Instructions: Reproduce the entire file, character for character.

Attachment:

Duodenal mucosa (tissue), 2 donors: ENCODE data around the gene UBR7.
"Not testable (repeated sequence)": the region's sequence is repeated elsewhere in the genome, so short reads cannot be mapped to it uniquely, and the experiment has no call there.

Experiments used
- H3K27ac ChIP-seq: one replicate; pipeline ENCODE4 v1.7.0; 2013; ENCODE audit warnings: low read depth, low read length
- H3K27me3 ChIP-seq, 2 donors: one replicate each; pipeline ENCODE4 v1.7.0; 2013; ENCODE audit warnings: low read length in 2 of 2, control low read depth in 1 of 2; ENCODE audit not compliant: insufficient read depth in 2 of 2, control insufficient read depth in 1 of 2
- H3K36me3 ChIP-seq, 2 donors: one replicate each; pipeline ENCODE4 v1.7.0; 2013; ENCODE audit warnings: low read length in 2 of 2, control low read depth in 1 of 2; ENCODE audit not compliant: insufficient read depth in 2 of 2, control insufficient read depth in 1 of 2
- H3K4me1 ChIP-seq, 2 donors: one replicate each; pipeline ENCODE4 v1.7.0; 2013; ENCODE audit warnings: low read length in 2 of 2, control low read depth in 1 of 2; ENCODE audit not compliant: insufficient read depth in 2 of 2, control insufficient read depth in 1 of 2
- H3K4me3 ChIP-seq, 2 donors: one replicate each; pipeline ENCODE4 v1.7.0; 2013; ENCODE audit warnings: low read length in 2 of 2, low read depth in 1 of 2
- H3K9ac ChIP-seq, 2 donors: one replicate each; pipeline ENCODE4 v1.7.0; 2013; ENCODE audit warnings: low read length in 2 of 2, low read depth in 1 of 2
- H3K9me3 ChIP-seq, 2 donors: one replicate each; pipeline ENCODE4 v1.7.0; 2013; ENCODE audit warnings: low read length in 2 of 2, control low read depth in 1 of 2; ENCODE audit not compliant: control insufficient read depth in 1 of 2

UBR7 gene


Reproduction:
Duodenal mucosa (tissue), 2 donors: ENCODE data around the gene UBR7.
"Not testable (repeated sequence)": the region's sequence is repeated elsewhere in the genome, so short reads cannot be mapped to it uniquely, and the experiment has no call there.

Experiments used
- H3K27ac ChIP-seq: one replicate; pipeline ENCODE4 v1.7.0; 2013; ENCODE audit warnings: low read depth, low read length
- H3K27me3 ChIP-seq, 2 donors: one replicate each; pipeline ENCODE4 v1.7.0; 2013; ENCODE audit warnings: low read length in 2 of 2, control low read depth in 1 of 2; ENCODE audit not compliant: insufficient read depth in 2 of 2, control insufficient read depth in 1 of 2
- H3K36me3 ChIP-seq, 2 donors: one replicate each; pipeline ENCODE4 v1.7.0; 2013; ENCODE audit warnings: low read length in 2 of 2, control low read depth in 1 of 2; ENCODE audit not compliant: insufficient read depth in 2 of 2, control insufficient read depth in 1 of 2
- H3K4me1 ChIP-seq, 2 donors: one replicate each; pipeline ENCODE4 v1.7.0; 2013; ENCODE audit warnings: low read length in 2 of 2, control low read depth in 1 of 2; ENCODE audit not compliant: insufficient read depth in 2 of 2, control insufficient read depth in 1 of 2
- H3K4me3 ChIP-seq, 2 donors: one replicate each; pipeline ENCODE4 v1.7.0; 2013; ENCODE audit warnings: low read length in 2 of 2, low read depth in 1 of 2
- H3K9ac ChIP-seq, 2 donors: one replicate each; pipeline ENCODE4 v1.7.0; 2013; ENCODE audit warnings: low read length in 2 of 2, low read depth in 1 of 2
- H3K9me3 ChIP-seq, 2 donors: one replicate each; pipeline ENCODE4 v1.7.0; 2013; ENCODE audit warnings: low read length in 2 of 2, control low read depth in 1 of 2; ENCODE audit not compliant: control insufficient read depth in 1 of 2

UBR7 gene